I didn’t hear the sirens. I was praying at the synagogue close to our hotel in Tel Aviv when they went off. My wife and her father were walking on their way to get coffee when they heard them warning us of an incoming missile. My mother-in-law saw the smoke and the explosion from a missile launched by the iron dome from her balcony. The only thing I felt was the constant buzzing of the red alert app on my phone going off, but I only saw the alerts for the communities to the south, close to Gaza. I didn’t know that it would get so close.
It’s a weird experience, to know that for a few moments there was the chance of a rocket haphazardly landing in the middle of our street, on a home, or a hotel, or a synagogue, or a school. I always thought of the rockets as something that plagued the towns next to Gaza and the cities south of Tel Aviv, I never expected to be in a place where the iron dome was needed.
My immediate thoughts were to pack and get the hell back north (at least Hezbollah isn’t firing at the moment). Then, I asked some of my more veteran olim friends about what to do. One friend in particular said something that stuck out at me. After he calmly texted me what was going on and what I could or couldn’t do, he simply said that maybe we should take a trip to Jerusalem and make a day there, show my wife’s family that this is not something that will deter us from living our lives.
We ended up staying in Tel Aviv, toured Jaffa, and frantically searched for a kosher restaurant that was open since non-essential businesses had been closed earlier, and only later allowed to reopen if they were near a bomb shelter.
Other than the delayed lunch, it was a relatively normal day. I had Mexican food. I almost bought something at the market I didn’t need. I walked around the city without being afraid, but knowing that at any moment things could drastically change. I knew that my brothers and sisters in the South were really hurting, and over 150 rockets have been launched from Gaza today. My Facebook feed is filled with images of children hunched down in buses, people looking at gaping holes in their roofs from a rocket falling on their home, and with people huddled close to buildings because they couldn’t get to a shelter in time.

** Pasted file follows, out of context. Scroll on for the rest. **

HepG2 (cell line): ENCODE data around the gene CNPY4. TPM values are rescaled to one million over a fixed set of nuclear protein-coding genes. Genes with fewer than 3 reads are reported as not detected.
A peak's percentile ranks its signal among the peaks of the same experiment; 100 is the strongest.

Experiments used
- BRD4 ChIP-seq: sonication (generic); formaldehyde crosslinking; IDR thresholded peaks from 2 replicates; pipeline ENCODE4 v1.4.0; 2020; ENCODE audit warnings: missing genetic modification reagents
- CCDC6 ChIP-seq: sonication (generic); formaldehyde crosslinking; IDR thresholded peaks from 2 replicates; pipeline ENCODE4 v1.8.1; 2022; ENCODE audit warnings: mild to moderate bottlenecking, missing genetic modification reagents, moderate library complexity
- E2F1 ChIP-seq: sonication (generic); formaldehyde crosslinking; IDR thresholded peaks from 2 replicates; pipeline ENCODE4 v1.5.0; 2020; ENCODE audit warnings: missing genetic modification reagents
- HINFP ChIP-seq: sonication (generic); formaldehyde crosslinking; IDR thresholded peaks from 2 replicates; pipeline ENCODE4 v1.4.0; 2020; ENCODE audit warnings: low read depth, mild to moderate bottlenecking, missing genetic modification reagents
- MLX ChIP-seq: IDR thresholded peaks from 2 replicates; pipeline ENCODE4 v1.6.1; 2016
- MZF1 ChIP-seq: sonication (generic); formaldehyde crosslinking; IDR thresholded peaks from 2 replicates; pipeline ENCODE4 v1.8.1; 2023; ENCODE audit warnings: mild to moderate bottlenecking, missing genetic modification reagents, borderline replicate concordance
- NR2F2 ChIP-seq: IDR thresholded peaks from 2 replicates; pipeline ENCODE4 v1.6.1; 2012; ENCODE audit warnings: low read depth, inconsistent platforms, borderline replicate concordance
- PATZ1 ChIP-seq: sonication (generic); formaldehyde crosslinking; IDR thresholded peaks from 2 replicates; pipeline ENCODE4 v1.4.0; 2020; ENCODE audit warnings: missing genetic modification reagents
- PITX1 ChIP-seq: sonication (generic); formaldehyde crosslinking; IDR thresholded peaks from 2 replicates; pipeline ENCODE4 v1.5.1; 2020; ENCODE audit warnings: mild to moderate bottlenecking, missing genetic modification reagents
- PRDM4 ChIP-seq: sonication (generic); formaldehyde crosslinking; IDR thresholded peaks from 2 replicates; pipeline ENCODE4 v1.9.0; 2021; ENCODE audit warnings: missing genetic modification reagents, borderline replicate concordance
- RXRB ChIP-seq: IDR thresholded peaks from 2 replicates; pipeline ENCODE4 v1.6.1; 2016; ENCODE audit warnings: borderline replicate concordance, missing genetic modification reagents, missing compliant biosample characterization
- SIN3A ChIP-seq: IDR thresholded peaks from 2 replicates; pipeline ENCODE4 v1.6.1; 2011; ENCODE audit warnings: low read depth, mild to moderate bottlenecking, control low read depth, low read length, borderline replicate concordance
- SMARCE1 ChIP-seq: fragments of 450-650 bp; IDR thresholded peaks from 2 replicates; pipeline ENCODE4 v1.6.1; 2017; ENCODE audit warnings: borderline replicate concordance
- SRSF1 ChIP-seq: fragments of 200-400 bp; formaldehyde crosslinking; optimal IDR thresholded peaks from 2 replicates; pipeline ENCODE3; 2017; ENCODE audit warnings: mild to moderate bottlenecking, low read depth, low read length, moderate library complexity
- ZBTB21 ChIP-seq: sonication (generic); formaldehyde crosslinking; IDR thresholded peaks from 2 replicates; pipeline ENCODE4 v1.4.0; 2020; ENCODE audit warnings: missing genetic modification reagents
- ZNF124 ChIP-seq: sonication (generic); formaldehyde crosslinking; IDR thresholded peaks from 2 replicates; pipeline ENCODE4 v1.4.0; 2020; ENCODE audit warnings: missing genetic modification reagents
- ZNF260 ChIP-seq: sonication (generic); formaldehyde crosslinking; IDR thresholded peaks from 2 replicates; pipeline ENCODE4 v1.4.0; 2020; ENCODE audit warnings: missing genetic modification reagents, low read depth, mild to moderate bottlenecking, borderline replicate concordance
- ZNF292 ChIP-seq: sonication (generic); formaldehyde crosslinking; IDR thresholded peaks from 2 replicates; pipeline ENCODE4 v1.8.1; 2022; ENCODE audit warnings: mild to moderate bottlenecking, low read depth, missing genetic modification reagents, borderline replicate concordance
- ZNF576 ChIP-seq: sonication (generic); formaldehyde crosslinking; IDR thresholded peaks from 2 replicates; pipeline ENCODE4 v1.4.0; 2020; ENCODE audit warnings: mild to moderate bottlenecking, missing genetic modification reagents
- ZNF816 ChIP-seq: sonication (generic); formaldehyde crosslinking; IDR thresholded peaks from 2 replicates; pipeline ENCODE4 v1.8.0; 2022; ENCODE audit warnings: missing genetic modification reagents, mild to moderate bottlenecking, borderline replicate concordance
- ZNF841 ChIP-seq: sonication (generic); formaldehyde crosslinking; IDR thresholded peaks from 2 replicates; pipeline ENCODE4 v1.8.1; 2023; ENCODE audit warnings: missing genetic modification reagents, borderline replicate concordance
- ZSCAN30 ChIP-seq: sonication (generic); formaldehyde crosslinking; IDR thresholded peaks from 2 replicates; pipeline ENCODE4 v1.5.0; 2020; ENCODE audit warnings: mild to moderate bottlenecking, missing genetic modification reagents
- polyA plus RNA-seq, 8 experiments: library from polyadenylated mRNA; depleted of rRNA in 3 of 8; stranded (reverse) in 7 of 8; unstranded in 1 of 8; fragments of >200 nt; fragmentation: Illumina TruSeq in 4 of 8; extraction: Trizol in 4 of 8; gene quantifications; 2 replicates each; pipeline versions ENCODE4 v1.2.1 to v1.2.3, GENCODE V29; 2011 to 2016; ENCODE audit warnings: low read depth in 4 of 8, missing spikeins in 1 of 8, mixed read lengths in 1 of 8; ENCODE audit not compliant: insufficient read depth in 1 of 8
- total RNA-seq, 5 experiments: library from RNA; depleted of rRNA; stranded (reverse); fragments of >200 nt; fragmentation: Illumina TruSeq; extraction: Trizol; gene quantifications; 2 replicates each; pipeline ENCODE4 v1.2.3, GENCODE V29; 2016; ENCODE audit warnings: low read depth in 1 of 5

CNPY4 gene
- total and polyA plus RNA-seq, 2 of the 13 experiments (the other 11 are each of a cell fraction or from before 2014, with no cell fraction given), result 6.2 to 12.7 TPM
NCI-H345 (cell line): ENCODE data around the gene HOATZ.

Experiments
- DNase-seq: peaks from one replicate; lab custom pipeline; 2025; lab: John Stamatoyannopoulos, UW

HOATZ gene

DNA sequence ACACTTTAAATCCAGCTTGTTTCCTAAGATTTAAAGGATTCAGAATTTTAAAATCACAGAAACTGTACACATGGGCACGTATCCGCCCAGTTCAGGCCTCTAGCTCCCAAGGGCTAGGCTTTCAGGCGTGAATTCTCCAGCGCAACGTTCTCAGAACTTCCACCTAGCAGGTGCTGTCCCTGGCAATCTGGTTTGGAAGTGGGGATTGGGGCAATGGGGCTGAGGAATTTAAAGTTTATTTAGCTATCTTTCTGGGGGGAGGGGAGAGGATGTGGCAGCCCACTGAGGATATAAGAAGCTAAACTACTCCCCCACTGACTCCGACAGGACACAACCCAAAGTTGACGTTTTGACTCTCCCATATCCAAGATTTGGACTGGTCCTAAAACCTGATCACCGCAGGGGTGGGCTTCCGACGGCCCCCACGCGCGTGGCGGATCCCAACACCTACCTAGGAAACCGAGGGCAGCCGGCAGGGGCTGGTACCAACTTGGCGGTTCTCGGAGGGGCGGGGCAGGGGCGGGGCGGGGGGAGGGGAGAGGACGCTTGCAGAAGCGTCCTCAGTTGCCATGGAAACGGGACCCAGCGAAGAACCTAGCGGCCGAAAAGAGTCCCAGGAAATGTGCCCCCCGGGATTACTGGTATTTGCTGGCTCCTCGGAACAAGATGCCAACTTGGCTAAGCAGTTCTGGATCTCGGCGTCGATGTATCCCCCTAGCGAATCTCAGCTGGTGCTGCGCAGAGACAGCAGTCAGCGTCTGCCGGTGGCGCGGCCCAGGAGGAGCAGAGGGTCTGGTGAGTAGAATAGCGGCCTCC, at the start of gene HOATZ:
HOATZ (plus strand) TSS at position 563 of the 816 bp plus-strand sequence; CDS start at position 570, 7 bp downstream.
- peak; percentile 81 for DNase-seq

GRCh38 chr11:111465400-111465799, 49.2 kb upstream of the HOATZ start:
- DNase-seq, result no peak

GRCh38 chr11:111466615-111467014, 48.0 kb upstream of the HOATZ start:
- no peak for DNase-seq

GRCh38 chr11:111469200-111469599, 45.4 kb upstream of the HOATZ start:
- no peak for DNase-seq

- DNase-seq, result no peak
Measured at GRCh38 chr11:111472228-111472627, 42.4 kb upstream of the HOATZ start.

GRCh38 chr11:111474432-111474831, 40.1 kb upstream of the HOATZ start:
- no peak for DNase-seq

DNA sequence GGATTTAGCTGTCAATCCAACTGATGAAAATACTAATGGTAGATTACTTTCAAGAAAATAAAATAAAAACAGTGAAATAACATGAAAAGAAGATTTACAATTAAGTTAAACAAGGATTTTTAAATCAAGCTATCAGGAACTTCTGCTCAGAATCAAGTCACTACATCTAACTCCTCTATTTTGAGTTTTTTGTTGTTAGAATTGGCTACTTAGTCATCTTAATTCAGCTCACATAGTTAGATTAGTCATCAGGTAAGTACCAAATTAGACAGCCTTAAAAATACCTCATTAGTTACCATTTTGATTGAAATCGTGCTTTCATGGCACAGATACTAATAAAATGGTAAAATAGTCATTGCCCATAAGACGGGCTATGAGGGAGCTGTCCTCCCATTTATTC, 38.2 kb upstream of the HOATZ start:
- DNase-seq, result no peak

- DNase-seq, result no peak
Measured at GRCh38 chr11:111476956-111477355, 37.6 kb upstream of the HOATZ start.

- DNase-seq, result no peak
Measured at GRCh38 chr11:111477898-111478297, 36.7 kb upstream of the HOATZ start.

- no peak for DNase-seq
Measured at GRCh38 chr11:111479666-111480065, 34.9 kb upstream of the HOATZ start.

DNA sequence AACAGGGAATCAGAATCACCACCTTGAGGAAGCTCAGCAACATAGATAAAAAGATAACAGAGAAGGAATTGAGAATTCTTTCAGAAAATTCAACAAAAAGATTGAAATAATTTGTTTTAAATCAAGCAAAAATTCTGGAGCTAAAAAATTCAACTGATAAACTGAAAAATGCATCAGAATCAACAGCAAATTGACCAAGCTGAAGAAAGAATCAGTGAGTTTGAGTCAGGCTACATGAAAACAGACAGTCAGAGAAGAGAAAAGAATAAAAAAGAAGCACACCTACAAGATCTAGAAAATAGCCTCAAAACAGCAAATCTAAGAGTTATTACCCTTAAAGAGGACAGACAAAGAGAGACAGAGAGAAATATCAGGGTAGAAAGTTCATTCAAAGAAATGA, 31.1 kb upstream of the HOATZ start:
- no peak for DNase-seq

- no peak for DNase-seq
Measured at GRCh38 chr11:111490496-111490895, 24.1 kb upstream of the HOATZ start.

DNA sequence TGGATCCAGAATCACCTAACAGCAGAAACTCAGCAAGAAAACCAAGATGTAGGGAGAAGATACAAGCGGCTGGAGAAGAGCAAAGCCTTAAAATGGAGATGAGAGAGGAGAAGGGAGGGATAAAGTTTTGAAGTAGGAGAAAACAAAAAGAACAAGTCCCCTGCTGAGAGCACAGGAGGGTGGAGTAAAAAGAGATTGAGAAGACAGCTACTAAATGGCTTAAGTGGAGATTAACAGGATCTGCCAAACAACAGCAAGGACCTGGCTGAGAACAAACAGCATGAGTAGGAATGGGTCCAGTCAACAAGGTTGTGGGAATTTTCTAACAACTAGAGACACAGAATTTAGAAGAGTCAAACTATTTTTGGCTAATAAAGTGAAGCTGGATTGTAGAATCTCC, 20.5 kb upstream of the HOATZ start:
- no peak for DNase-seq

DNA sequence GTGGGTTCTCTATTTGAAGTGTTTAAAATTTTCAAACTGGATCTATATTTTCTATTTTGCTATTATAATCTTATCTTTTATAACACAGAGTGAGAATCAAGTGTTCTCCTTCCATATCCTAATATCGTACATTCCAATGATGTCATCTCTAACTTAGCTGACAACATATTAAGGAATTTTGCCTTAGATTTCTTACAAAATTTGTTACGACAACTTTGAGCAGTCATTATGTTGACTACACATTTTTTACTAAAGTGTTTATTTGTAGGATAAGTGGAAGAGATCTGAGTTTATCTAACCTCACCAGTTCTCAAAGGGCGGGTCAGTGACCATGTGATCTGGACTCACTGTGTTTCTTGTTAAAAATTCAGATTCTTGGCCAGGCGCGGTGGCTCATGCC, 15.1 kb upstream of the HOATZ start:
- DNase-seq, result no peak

But there was one video that I saw that summed up life here so much that I cannot help but feel hope in the midst of the anxiety and fear. An older woman in Sderot waved down a TV crew reporting what was happening to offer them homemade food. Some pastries, some stew, freshly baked bread. Life here goes on, despite the people that seek to end it.
I’ve seen a lot of things in my seven months here, and now I can say that I’ve been through a red alert. Thank G-d, we are ok, but many people in my country are injured and even more go to bed tonight not knowing whether they will have to run with their loved ones in the middle of the night to a shelter. I cannot say that I know what that is like, and I hope I never have to; but I feel like I understand now a little more of what it means to live in this country. We are always a target, but that cannot stop us from living our lives. Rockets cannot stop us from praying, mortar shells cannot stop us from opening our homes to one another, and terror will never stop us from living life to the fullest at every moment.
Safe here in Haifa again, praying for calm in the South, and hoping that if you’re reading this, you’ll know that Israelis are under attack, but that we will meet anything thrown at us with all of our strength, all while living our lives without compromising our love of life and this land. Much love from Israel, please send some back, we could all use it.